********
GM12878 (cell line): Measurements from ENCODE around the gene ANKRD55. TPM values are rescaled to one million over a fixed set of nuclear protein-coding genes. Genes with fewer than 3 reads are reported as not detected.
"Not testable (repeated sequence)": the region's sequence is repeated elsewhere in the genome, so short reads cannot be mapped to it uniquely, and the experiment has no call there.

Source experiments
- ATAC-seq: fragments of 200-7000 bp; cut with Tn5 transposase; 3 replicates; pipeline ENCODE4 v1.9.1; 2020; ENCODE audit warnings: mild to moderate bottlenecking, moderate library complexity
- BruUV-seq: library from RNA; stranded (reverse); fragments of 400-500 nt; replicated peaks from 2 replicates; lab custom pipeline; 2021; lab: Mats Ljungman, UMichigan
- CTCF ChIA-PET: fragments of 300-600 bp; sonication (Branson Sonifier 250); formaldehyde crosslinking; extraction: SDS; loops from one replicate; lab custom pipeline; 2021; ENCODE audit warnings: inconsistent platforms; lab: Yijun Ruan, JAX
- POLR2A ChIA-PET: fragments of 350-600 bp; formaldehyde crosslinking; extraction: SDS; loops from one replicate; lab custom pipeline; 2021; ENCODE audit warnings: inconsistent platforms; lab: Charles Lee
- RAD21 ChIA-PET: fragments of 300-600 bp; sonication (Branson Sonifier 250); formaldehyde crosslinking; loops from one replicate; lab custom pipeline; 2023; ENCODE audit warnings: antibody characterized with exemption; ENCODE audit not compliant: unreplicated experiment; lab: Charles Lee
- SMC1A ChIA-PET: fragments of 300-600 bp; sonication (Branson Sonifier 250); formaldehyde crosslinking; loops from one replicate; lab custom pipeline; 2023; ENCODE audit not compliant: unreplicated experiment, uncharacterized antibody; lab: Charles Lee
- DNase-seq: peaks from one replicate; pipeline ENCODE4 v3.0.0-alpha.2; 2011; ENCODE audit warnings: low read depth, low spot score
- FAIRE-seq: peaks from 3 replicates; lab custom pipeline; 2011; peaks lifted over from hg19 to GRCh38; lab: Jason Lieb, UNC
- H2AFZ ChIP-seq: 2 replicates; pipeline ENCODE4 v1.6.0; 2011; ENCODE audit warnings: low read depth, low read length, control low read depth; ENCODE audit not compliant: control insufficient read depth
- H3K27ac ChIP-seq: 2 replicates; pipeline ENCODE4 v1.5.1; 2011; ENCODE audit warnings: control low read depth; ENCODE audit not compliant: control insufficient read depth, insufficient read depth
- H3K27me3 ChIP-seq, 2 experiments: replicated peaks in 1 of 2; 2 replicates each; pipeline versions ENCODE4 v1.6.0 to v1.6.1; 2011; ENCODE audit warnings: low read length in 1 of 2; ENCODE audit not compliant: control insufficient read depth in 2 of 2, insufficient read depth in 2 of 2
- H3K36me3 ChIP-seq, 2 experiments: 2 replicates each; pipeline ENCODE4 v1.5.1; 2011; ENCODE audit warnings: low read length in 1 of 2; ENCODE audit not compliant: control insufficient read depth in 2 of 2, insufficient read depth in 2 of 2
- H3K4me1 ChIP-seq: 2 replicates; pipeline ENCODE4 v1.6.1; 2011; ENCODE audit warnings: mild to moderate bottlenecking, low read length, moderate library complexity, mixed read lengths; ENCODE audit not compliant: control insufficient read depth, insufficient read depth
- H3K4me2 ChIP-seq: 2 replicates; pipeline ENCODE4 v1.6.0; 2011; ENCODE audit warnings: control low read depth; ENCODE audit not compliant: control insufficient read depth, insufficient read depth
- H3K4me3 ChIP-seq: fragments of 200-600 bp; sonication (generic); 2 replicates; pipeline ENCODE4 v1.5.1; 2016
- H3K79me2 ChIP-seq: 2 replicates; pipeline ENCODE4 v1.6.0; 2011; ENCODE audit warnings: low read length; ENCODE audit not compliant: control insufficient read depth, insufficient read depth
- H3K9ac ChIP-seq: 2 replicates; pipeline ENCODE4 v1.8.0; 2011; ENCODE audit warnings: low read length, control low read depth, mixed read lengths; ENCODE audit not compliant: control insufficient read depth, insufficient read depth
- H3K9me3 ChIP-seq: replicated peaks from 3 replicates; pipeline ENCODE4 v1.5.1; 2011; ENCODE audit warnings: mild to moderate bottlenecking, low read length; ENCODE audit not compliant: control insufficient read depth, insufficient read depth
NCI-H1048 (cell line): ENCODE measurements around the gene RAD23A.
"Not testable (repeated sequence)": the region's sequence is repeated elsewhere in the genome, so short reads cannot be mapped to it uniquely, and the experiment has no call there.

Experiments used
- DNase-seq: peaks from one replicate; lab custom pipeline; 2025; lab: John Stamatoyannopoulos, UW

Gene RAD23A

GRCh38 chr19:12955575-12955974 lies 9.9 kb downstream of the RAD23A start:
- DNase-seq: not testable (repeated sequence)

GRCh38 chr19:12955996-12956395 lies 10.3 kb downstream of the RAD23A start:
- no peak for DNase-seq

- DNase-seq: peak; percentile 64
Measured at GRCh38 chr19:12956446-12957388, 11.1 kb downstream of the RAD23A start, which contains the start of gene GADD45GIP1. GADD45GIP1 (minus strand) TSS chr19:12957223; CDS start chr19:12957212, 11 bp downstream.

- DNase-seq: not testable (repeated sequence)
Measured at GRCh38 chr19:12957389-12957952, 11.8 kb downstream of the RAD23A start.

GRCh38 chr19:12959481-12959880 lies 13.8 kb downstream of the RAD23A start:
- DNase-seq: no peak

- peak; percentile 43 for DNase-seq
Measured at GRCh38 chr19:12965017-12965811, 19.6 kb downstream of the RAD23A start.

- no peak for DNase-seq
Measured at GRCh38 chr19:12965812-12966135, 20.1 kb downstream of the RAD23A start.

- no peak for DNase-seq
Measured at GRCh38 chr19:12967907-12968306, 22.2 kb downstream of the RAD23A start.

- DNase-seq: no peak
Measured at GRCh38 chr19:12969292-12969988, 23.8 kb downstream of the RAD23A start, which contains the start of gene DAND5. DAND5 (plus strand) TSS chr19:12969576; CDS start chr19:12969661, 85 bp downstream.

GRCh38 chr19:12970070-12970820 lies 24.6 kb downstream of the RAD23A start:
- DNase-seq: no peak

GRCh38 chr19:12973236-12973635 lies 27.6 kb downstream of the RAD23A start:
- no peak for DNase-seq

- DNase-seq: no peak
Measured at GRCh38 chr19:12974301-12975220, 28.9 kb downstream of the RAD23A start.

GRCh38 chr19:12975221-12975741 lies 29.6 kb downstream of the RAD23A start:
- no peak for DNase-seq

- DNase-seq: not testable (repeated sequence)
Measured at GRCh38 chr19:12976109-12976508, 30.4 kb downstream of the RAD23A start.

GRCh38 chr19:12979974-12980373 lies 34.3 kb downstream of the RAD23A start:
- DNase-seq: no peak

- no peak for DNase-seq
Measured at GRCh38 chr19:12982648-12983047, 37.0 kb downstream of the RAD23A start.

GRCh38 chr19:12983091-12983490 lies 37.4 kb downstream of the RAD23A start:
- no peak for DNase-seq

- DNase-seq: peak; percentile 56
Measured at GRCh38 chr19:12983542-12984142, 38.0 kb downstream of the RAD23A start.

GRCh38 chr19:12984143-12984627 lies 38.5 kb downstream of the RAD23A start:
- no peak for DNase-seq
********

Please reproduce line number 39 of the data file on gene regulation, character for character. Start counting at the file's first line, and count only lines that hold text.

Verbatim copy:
- no peak for DNase-seq